Sunset and evening star, And one clear call for me! (1-2)
This just might be one of the most mysterious moments in the poem. Having read the whole thing, we can see how the imagery might refer to death. But who's calling our speaker? And what are they calling him to? Is it the pilot, from the last stanza?
And may there be no moaning of the bar, When I put out to sea. (3-4)
The speaker says he will put out to sea, almost as if he will voluntarily cross the boundary between life and death. The speaker's active role here suggests that he accepts death, that he willingly "puts out to sea." Hey, maybe he's his own pilot.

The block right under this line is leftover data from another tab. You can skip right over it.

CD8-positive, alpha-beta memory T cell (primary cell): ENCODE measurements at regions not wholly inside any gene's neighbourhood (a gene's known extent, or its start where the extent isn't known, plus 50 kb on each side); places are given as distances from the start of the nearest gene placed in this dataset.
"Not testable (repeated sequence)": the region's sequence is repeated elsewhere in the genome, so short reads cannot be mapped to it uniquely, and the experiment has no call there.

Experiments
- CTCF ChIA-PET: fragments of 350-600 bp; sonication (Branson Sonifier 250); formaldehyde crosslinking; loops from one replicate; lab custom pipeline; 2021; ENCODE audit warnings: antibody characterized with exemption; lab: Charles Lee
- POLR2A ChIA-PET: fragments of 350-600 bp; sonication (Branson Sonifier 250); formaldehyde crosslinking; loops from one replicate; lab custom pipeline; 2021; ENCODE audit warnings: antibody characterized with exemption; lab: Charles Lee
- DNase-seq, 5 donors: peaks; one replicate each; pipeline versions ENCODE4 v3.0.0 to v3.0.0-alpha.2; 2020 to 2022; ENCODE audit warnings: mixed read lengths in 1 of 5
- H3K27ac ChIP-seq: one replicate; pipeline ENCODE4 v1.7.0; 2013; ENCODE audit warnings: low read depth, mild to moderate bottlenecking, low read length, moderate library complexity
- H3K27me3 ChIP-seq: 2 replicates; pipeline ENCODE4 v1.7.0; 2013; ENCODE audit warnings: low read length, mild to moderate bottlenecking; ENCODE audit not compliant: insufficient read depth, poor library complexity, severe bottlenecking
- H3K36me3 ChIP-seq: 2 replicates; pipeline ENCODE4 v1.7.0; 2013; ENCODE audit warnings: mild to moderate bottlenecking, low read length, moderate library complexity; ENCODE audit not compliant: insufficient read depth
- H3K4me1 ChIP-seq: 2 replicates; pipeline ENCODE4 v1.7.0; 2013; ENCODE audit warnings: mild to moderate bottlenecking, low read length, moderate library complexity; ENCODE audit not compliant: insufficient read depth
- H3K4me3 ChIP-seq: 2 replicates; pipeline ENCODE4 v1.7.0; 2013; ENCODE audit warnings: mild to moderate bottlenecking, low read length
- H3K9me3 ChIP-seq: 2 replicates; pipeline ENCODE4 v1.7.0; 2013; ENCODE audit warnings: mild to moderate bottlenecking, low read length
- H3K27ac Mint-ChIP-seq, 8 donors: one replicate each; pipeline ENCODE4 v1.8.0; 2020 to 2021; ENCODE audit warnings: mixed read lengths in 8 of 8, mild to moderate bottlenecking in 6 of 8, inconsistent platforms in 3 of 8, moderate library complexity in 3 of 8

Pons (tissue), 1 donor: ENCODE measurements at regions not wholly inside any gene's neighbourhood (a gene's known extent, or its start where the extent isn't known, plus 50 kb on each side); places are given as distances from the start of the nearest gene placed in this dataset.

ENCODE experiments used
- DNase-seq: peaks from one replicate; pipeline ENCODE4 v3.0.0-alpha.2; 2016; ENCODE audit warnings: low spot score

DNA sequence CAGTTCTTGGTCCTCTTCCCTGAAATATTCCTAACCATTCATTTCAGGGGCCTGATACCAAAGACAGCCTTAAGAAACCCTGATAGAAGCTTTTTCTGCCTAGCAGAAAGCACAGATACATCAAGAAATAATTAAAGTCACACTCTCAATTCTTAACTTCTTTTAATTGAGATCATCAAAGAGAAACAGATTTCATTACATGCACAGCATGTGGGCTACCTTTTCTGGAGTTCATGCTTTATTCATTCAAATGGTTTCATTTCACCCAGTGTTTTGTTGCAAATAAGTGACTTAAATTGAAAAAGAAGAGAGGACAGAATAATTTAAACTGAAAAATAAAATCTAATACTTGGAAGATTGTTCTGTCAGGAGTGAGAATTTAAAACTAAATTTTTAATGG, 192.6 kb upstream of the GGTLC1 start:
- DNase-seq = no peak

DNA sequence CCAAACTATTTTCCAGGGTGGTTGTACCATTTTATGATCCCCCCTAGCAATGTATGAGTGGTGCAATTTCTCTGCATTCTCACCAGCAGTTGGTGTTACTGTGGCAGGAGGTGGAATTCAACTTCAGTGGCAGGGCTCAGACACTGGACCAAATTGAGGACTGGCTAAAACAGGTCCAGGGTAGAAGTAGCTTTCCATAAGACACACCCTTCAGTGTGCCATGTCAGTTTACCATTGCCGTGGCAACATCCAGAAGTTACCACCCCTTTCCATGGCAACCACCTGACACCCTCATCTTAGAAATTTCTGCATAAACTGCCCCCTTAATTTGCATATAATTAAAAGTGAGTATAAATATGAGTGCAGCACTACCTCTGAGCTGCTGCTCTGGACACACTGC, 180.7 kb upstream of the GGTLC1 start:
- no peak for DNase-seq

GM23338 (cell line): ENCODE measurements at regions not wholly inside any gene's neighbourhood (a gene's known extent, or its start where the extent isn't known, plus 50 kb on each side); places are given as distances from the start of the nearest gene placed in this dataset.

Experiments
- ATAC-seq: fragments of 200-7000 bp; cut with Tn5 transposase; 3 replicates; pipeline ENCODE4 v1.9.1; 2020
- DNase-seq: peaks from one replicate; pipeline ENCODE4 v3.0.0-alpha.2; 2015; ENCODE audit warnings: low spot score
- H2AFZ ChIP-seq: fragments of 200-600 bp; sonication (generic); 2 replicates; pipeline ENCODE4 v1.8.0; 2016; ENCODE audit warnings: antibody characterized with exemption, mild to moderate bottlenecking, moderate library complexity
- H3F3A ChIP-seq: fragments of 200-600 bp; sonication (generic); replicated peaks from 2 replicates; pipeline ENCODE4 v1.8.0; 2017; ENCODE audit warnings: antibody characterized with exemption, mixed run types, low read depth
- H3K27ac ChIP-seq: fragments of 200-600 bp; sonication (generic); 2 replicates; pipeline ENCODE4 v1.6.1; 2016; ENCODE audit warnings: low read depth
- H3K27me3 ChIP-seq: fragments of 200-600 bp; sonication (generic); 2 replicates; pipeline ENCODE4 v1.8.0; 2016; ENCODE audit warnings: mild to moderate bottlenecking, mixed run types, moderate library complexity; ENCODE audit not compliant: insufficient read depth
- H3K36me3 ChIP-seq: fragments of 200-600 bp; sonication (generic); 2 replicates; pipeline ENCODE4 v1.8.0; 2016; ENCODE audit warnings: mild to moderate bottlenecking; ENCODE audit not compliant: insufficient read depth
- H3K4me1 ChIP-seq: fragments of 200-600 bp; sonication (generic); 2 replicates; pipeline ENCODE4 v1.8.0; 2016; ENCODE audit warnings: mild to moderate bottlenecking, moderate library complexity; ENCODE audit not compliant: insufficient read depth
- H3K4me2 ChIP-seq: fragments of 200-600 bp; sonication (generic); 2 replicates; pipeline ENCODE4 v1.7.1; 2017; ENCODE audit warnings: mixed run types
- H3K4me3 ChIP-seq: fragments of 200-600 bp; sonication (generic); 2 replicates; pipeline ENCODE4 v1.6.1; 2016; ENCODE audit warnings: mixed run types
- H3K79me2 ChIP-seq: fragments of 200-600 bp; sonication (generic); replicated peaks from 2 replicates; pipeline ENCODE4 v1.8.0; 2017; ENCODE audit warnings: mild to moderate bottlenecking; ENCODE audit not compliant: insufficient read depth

Twilight and evening bell, And after that the dark! (9-10)
The word "dark" is a wee bit worrisome here. The poem's last stanza talks about something resembling an afterlife—the speaker hopes he will meet God (the "Pilot")—but here it kind of seems like there is nothing after death but dark, a big giant blank.